Erb was in third place when she took a pee break near Mile 20!
It was a very necessary break. I felt a lot better afterward. I came through the 20-mile mark and saw my split and got in and out of the porta-john as soon as I could. I think I actually hurt myself in the process because the door slammed because I was in such a hurry.
After her pit stop, she overtook three runners in the final 6 miles and won the race by 8 seconds.
I knew Ariana Hilborn was running well, but I passed her near Mile 21 and then realized the other two runners (Nelson and Lieberg) weren’t too far ahead. Honestly, I didn’t feel that great for any part of the race. I felt a lot better at Boston in April and Twin Cities last year, but I had a lot of heart out there. I didn’t lead a single step of the race until Mile 25, but I felt strong at the end because of my training.
PHOTOS: 2014 U.S. Marathon Championships
Although she had been averaging a 5:54-per-mile pace for most of the race, Erb closed with a 5:31 mile to secure the win.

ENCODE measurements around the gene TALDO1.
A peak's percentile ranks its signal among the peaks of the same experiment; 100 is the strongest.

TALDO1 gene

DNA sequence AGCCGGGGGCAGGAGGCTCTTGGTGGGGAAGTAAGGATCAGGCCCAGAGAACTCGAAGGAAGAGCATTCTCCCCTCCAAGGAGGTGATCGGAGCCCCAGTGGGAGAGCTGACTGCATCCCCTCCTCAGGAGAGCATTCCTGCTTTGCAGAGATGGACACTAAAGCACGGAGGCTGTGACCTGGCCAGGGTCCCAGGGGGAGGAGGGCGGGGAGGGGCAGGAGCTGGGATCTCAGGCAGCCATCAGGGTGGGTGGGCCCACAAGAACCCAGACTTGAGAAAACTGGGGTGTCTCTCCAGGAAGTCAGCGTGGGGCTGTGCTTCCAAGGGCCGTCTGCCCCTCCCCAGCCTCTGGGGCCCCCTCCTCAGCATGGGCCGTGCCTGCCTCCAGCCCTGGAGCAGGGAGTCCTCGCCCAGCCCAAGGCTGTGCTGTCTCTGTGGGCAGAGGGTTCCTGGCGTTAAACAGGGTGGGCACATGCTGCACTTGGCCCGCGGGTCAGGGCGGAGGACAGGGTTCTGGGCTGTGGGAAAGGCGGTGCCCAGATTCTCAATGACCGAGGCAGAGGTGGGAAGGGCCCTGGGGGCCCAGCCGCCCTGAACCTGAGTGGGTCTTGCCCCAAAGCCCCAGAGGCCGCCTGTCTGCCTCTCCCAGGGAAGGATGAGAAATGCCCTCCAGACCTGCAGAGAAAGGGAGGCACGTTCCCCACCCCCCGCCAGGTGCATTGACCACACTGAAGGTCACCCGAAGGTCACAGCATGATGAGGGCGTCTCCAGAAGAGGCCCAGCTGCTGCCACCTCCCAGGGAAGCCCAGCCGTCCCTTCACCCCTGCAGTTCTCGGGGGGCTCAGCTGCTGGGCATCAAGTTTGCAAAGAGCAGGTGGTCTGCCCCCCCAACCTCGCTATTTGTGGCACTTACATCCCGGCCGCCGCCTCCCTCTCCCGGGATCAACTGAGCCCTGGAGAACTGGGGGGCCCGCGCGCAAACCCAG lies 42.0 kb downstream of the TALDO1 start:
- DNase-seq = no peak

That was kind of my idea. I told Terry I wanted to run a 5:35 mile to prove to him that I could. It was something I was practicing in all of my workouts, to run a killer mile at the end. In one of my workouts, I ran a 5:18 mile at the end. I was definitely preparing myself for that, so I was totally “game on” at Mile 25.
Her boyfriend met her at the finish line, just as she had hoped.
My boyfriend, Cole, was running the race and I had told him after I wrote all that stuff out a week before the race that I needed him to be at the finish line waiting for me. I envisioned coming to the finish, breaking the tape and carrying the finish line tape all the way to him and hugging him. And that’s the way it worked out. It was really great.
Erb earned a spot on the U.S. team that will be competing in the 2015 IAAF World Championships in Beijing, China.